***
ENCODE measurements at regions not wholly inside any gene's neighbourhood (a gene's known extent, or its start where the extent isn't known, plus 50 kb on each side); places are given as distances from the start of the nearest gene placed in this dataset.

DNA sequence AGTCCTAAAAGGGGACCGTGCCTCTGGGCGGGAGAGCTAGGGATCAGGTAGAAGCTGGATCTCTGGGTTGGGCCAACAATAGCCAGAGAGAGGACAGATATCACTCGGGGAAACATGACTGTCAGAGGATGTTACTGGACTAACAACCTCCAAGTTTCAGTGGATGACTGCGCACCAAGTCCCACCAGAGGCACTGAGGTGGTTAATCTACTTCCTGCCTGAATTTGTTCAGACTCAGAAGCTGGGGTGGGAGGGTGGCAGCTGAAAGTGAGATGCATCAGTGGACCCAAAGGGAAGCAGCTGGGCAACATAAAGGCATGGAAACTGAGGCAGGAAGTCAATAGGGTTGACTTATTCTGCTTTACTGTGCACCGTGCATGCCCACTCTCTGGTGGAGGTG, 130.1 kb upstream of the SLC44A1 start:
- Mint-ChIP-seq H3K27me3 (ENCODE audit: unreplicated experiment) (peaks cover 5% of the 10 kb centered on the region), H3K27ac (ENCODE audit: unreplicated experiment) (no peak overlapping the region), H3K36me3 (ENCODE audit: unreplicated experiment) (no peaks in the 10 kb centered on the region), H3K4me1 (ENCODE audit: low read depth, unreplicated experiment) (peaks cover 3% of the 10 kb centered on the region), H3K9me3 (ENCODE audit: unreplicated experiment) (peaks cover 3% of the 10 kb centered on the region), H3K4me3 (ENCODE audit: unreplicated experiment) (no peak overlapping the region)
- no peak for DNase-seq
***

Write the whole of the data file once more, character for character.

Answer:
ENCODE measurements at regions not wholly inside any gene's neighbourhood (a gene's known extent, or its start where the extent isn't known, plus 50 kb on each side); places are given as distances from the start of the nearest gene placed in this dataset.

DNA sequence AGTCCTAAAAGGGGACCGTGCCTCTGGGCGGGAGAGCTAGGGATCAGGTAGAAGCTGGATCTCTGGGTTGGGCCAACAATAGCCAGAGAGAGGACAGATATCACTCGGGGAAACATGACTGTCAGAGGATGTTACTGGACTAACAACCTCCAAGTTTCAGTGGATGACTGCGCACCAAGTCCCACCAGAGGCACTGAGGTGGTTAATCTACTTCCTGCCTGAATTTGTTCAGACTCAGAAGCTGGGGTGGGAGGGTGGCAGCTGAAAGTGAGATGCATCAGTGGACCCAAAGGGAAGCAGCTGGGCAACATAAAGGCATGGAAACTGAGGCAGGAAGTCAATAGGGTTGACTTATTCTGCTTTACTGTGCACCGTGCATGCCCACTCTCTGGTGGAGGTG, 130.1 kb upstream of the SLC44A1 start:
- Mint-ChIP-seq H3K27me3 (ENCODE audit: unreplicated experiment) (peaks cover 5% of the 10 kb centered on the region), H3K27ac (ENCODE audit: unreplicated experiment) (no peak overlapping the region), H3K36me3 (ENCODE audit: unreplicated experiment) (no peaks in the 10 kb centered on the region), H3K4me1 (ENCODE audit: low read depth, unreplicated experiment) (peaks cover 3% of the 10 kb centered on the region), H3K9me3 (ENCODE audit: unreplicated experiment) (peaks cover 3% of the 10 kb centered on the region), H3K4me3 (ENCODE audit: unreplicated experiment) (no peak overlapping the region)
- no peak for DNase-seq